April 23, 2019
By OrgChart Team
Today, two constants managers and employees face are a changing business environment and too little time to effectively manage it. Company reorganizations are a common response to change. But stunningly, 80 percent of reorgs fail to deliver the desired results. People leaders want results, and they want them in a hurry. But there are few shortcuts and everyone is looking for a silver bullet.
A good strategy is critical, but it isn’t enough. As Richard Clark the former CEO of Merck observed, “You can have a good strategy in place, but if you don’t have the culture and the enabling systems that allow you to successfully implement that strategy, then the culture of the organization will defeat the strategy.” As the saying goes, “Culture eats strategy for breakfast,” and it then proceeds to eat process for lunch, and finally, structure for dinner. Addressing the culture component is essential in the reorganization process, as it looks at both readiness and capability for organizational change.
The most challenging part of a reorg is the preparation, which requires a well articulated strategy that addresses culture, readiness and capability. Having established an effective strategy, some of the techniques for reorganizing can then be approached with an expectation of success. These techniques include things such as headcount and census reporting. With the right tools modeling the organization to stay within headcount and budget targets becomes straightforward.
An employee headcount report, sometimes called an employee census, contains information about employees for an employer or an organizational unit. The information can be sorted many ways: job status (active or inactive employees), tenure, retirement eligibility, salary, or by characteristics such as race and gender. Human resources information systems, or HRIS, typically feature applications that enable employers to generate reports based on any number of variables. An employer’s ability to generate reports simplifies human resources planning functions and tasks.
Anyone who has been an employee for a significant amount of time has usually felt the effect of a company reorganization, or reorg. In today’s fast moving business world, they are becoming more frequent. A whopping 60 percent of executives surveyed by McKinsey said they’d experienced some sort of organizational redesign in just the last two years.
The first step to a successful reorg, experts say, is a plan that takes into account current strengths and weaknesses. Before jumping into planning a new organizational structure, it’s fundamental to understand holes in the current one. Research shows that the benefits of a reorg can take 3-4 years, so it pays to take the extra time to assess, plan, and get it right the first time. Teams not performing to their potential, groups overladen with management, and disparities in performance can all point to the need for change. To start attacking this complex task, an org chart which clearly displays basic yet important key data points is a great place to start.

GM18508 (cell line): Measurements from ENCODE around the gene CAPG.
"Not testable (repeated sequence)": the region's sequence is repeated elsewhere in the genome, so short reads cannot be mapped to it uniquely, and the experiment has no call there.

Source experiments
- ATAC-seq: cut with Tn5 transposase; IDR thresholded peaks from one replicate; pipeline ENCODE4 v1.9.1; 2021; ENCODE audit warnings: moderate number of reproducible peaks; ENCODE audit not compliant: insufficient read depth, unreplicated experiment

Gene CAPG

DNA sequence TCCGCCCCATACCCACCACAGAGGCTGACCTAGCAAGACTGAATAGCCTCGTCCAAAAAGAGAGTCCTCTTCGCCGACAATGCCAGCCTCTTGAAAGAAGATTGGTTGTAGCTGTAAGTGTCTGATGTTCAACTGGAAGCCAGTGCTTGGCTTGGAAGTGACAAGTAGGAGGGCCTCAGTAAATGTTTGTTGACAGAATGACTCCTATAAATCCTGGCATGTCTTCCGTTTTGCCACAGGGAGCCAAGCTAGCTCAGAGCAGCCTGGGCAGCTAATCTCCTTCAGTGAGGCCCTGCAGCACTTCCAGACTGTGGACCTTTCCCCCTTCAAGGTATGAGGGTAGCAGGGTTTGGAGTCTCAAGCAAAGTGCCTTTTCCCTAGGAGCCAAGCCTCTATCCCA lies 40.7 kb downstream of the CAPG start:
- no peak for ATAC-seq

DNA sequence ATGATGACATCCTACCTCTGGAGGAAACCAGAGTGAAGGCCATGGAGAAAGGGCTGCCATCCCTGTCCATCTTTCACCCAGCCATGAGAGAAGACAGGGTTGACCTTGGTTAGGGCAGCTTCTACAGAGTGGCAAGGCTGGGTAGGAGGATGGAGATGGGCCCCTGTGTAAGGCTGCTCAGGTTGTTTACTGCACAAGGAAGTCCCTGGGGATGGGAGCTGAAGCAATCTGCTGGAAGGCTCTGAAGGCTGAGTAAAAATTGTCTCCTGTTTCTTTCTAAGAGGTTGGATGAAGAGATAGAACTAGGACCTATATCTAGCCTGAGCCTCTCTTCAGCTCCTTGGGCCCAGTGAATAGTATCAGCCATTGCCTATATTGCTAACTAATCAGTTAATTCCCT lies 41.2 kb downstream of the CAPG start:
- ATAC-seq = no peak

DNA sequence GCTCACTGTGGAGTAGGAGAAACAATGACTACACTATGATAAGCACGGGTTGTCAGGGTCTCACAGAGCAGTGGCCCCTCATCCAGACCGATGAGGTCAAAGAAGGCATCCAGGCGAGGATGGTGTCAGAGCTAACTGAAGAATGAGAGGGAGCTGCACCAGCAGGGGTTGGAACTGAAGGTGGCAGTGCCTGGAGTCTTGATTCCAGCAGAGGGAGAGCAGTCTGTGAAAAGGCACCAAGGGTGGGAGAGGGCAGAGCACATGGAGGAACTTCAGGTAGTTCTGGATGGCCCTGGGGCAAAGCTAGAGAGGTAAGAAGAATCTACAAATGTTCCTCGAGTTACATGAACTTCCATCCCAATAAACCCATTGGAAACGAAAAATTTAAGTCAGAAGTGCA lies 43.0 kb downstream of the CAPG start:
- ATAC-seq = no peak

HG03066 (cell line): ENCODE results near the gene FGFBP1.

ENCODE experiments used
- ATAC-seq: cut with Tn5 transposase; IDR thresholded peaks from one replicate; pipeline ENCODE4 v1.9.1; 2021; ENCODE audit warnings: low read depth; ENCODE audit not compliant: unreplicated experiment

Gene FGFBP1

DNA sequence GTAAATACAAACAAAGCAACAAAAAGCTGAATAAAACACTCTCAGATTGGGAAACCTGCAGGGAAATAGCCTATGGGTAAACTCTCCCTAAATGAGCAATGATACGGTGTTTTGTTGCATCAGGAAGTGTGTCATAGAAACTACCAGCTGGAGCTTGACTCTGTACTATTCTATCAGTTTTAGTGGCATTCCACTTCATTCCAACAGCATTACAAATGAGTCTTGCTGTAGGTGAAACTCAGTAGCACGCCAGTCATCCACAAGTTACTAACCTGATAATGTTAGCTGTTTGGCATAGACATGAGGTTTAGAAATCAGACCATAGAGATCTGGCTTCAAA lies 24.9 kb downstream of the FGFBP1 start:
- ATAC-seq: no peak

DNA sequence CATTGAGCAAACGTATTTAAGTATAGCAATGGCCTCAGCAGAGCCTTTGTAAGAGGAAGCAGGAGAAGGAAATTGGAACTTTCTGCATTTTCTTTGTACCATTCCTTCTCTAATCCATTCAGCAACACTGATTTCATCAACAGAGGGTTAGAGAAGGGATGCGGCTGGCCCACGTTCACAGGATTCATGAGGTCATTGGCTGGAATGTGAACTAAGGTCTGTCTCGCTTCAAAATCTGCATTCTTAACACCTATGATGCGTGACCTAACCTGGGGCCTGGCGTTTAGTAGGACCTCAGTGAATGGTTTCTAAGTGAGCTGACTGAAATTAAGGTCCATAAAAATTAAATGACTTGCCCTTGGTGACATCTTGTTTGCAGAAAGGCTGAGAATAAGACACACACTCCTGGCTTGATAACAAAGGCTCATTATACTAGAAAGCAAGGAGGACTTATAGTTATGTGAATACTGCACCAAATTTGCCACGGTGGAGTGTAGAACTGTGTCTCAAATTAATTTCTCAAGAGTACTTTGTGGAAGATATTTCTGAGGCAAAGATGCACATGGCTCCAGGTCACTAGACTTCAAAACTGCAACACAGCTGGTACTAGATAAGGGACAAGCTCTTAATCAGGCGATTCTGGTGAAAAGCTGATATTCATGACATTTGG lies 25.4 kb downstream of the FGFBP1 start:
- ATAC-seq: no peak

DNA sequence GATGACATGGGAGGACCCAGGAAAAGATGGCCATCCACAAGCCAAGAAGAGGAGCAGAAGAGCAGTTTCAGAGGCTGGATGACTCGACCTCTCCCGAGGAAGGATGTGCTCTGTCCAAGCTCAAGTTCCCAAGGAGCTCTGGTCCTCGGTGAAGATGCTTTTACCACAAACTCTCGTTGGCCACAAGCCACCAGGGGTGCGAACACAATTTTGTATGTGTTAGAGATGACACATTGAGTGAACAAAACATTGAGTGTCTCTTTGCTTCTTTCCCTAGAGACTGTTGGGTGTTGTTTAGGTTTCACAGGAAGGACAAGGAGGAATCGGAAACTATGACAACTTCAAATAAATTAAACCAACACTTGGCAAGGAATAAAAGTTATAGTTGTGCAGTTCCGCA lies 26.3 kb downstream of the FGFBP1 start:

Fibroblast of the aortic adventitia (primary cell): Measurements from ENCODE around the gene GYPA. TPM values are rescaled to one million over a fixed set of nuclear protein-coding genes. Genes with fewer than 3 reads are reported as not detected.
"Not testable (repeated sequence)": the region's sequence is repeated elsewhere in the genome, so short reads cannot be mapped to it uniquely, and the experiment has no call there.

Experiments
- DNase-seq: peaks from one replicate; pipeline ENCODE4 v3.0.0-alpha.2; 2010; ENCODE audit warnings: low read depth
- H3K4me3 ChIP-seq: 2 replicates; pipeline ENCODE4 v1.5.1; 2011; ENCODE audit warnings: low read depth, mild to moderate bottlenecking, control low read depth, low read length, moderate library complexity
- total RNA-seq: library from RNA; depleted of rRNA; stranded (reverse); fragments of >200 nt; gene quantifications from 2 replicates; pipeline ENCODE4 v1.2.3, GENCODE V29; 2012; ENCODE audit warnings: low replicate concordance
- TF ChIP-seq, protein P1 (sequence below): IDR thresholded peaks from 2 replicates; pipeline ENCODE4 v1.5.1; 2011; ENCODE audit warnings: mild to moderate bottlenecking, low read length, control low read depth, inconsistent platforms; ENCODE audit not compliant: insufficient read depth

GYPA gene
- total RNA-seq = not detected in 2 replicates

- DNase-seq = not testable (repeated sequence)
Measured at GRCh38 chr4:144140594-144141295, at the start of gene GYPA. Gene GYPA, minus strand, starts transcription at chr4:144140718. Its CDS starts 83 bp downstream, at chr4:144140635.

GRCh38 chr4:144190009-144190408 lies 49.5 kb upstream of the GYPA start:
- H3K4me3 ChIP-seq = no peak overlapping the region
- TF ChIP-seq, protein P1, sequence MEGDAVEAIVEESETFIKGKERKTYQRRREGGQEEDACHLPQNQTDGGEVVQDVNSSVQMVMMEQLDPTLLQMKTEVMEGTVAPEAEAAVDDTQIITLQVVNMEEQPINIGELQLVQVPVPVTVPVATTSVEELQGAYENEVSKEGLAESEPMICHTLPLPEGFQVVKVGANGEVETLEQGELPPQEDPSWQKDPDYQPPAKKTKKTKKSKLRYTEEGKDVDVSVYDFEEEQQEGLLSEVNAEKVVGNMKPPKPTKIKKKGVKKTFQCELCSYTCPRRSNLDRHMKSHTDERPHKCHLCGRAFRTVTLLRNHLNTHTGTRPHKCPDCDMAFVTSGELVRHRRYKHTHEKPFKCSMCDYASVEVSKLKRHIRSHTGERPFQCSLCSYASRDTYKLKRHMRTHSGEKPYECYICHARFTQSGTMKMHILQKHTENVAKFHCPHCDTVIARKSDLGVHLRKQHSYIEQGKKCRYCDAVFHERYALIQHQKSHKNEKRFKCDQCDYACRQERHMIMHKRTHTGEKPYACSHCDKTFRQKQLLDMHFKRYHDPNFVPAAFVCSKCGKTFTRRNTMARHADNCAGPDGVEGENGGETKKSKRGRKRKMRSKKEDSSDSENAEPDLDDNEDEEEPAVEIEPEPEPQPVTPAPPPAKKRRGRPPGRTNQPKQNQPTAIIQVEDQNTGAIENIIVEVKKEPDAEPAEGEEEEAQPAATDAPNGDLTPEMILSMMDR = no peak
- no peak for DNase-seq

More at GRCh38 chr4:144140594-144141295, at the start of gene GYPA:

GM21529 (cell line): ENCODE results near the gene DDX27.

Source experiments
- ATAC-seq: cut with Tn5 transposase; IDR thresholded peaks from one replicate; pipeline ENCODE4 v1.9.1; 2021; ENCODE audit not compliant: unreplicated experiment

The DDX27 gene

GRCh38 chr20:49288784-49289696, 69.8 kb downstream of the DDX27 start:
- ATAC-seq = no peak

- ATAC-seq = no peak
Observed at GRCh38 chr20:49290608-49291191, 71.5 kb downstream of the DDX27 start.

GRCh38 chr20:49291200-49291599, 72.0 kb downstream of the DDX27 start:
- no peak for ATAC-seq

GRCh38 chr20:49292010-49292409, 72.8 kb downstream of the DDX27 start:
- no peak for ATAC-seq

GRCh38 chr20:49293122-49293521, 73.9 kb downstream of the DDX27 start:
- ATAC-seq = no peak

The headcount metric answers the basic question, ‘How many employees do I have in my organization and its divisions?’ Headcount calculations form the basis of all other workforce performance ratios. OrgChart allows you to easily digest these critical metrics, while also visualizing the breakdown This enables stakeholders to more rapidly identify the groups, divisions, or geographies in most need of optimization.
Headcount may differ from Full Time Equivalent (FTE) in that FTE is most often represented as a fraction or decimal. Headcount is normally expressed as a whole number or integer.Display FTE information and calculate FTE roll ups in OrgChart to accurately assess resource allocation, appropriately disperse tasks, and better predict deliverable timelines.
Reorganizations are often a reaction to a need for a change strategy in industries beset by constant disruption. As strategy evolves, so does the balance of skills required of the workforce. OrgChart can easily calculate and display a breakdown of the number of employees and contractors, by area of expertise, throughout the organization or in a particular group. Totals are determined for each type of job such as analyst, programmer, HR manager and finance manager. Being able to review these buckets of competencies, and see them in the context of the overall organizational structure can form the basis for a solid plan for a pending reorg.
Commonly, the largest investment of an organization is in its people. The ability to understand and react to the costs associated with labor are unavoidable in making reorg decisions. OrgChart can total employee salary cost by business unit, division, department, or location. Salary rollups are commonly broken into employee and contractor/third party totals to distinguish those distinct employee cost categories.
Surprisingly, many organizational restructures result in small benefits, or, in some cases, a worse performance. The chances of these negative outcomes occurring can be mitigated by careful planning and a pragmatic, enlightened approach. OrgChart can facilitate the reorganization process by presenting a clear up-to-date analysis of where the organization is today and is an important first step to executing a healthy reorg. Request a demo today!